Brandel Chamblee explains his long-standing grudge against golf instruction
When it comes to golf instruction, Brandel Chamblee is no stranger to speaking his mind. Even within the past few months, the lead commentator for the Golf Channel has made headlines for his bold claim that he could fix Jordan Spieth’s swing in two minutes, and his rebuke of the current, widely-accepted ranking of the best golf instructors in the country.
In the most-recent episode of Golf Channel’s Swing Expedition (which you can watch right here), hosted by GOLF Top 100 Teacher, Chris Como, Chamblee appeared alongside coach Lucas Wald and explained in deeper detail his long-held issues with golf instruction, but how social media is serving as a positive vehicle for teaching.
Chamblee noted that the origin for his discontentment with golf instruction began in the 1980’s.
“Ideas that came to the forefront of teaching were based upon ill-conceived philosophies about things that teachers had read, that didn’t actually happen,” Chamblee explained. “I think the origin of bad instruction — for two, three, four decades, really — has been in Hogan’s book.”
Chamblee then noted how the five fundamentals that the great Ben Hogan stressed in golf instruction — resisting, maintaining flex in the right leg, having the inner elbows pointed out, a weak grip, and a steady head — were taken as fact, and then echoed between golf instructor to another without any real critical dialogue.
“So what ended up becoming the most popular ideas in teaching were not the best ideas, they were from the best salesmen,” said Chamblee.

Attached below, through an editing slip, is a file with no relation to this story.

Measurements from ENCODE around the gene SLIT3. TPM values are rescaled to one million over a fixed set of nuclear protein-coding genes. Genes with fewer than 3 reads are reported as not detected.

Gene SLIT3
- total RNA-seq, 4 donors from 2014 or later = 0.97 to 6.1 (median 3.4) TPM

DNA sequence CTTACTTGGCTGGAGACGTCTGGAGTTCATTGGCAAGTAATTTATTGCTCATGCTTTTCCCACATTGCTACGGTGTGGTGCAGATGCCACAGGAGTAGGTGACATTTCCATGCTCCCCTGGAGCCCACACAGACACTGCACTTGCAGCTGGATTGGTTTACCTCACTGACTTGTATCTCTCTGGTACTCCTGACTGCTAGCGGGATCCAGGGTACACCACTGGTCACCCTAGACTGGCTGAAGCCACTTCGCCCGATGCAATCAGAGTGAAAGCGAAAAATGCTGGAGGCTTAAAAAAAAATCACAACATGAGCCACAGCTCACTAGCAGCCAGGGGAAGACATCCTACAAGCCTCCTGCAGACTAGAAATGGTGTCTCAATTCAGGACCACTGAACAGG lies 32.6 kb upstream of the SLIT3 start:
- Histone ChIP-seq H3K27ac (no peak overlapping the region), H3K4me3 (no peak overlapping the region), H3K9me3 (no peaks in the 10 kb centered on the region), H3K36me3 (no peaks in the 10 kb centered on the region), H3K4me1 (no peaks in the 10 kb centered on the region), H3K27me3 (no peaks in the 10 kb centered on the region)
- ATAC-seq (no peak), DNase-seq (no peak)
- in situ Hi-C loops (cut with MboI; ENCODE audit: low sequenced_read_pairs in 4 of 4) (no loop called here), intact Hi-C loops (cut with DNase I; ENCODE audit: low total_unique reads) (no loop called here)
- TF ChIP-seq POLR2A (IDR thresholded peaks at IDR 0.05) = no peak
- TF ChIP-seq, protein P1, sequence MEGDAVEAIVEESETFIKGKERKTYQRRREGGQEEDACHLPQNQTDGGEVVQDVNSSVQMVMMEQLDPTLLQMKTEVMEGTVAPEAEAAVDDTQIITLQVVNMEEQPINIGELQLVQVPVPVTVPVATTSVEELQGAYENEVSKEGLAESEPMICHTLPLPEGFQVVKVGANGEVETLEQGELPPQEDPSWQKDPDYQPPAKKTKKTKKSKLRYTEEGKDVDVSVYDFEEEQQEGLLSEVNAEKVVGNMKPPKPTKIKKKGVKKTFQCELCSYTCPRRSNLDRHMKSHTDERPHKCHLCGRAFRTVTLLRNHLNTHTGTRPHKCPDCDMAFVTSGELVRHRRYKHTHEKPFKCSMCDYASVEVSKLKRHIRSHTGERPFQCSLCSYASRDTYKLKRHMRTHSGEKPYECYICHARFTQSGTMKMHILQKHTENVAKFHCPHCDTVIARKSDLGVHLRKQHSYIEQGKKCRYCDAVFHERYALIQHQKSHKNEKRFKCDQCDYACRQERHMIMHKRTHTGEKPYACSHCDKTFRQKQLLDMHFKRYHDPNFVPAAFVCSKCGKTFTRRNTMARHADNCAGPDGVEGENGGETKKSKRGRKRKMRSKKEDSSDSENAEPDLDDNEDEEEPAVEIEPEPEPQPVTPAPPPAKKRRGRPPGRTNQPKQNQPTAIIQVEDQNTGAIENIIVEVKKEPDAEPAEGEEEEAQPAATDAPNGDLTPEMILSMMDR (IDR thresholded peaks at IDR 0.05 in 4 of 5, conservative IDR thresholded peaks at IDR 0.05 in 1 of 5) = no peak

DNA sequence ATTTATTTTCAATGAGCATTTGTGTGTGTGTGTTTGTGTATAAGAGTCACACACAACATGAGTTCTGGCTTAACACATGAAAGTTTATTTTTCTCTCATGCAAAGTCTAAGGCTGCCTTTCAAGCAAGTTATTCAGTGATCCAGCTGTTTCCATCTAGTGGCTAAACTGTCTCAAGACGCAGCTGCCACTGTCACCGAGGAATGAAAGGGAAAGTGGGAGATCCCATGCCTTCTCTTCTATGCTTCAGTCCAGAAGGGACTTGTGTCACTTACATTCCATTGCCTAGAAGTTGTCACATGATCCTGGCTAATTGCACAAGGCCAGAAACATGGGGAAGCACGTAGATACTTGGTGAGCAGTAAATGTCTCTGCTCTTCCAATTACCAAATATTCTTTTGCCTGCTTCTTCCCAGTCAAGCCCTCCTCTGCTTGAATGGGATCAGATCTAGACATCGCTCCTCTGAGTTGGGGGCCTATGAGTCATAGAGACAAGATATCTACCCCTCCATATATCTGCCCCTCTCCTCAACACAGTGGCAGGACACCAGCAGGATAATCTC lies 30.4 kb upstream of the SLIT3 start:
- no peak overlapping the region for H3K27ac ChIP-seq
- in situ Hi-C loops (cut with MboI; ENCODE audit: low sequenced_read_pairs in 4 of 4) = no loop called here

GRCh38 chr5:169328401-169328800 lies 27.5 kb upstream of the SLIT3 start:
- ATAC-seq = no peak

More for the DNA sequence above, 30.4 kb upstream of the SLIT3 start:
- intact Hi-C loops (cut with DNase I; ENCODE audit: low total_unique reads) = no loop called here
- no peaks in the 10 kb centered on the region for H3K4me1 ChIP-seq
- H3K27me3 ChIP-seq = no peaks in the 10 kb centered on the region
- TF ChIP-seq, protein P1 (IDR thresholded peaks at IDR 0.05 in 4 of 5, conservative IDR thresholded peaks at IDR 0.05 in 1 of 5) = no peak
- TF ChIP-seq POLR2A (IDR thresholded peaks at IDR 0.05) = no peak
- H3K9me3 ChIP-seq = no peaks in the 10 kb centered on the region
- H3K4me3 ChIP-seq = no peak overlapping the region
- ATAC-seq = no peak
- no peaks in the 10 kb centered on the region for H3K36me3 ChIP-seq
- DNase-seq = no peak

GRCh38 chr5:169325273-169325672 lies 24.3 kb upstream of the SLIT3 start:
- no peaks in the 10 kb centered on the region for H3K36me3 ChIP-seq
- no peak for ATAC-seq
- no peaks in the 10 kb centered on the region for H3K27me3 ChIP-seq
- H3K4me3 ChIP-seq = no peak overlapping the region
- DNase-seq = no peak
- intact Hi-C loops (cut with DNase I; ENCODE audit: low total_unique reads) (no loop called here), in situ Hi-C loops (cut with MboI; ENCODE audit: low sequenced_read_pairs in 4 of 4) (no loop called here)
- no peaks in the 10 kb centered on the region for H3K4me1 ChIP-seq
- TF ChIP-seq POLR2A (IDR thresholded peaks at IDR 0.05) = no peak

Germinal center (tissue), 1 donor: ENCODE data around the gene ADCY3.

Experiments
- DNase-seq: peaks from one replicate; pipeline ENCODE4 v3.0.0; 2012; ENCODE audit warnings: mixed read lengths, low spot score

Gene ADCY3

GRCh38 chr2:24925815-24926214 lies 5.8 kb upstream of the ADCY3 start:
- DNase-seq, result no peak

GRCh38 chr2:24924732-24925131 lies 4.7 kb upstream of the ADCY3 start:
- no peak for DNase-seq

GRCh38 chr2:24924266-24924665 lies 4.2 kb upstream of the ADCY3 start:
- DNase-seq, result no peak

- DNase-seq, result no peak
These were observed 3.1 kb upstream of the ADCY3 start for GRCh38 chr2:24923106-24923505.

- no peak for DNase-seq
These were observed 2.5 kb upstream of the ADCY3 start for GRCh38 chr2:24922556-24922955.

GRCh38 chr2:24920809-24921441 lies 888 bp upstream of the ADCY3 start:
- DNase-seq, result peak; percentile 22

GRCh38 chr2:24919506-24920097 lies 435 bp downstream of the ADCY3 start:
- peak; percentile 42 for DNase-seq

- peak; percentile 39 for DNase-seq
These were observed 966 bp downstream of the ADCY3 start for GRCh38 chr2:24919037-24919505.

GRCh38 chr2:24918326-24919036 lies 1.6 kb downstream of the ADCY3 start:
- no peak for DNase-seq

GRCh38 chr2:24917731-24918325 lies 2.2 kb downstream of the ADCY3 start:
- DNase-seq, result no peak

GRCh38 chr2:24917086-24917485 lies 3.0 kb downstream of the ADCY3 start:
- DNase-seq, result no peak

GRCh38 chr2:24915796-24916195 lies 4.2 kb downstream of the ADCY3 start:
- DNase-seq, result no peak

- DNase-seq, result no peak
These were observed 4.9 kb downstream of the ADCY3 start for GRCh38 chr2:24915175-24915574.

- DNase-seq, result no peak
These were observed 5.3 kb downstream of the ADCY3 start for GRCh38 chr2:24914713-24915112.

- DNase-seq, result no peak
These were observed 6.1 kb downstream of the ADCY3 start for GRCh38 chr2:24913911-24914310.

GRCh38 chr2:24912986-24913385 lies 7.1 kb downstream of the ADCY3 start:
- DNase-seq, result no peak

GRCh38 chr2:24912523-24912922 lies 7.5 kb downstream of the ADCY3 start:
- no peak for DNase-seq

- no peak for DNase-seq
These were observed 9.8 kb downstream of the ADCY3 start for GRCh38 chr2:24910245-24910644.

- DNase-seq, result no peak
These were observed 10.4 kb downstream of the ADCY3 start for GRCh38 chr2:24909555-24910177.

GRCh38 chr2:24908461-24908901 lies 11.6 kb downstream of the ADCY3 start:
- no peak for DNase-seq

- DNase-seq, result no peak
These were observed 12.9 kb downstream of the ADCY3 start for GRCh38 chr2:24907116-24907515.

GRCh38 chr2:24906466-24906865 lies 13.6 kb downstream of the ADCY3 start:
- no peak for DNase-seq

Chamblee also rejects the notion that — while he is certainly critical of teaching — he dislikes or hates teachers themselves.
“So when you say ‘Why do you hate teachers?’ … I don’t. They’re my best friends. I love you guys,” said Chamblee. “But it’s the ideas I rage against—-not the teachers. It’s just the ideas. Teachings not unlike golf — you go out to teach sometimes, you make a bogey. Well, sometimes, you play golf, you make a bogey. I just think the whole industry was over par for about a decade or two. There were good teachers out there, they just weren’t’ the most popular teachers.”
However, Chamblee does credit a lot of the great current instruction in the game to social media.
“I think social media has been great; because I think the industry needed peer review — it didn’t have it, it just had ‘whatever was popular pervaded,’ said Chamblee. “But now, social media, if you put an idea out in the teaching world — and almost every teacher’s on social media — and they put it out on YouTube, whatever… it gets scrutinized by all your peers…As much as I raged against teaching for eons, I am now, I feel like, pretty darn complementary of it, because I think teaching has gotten massively better as social media has become more and more prevalent in our lives.”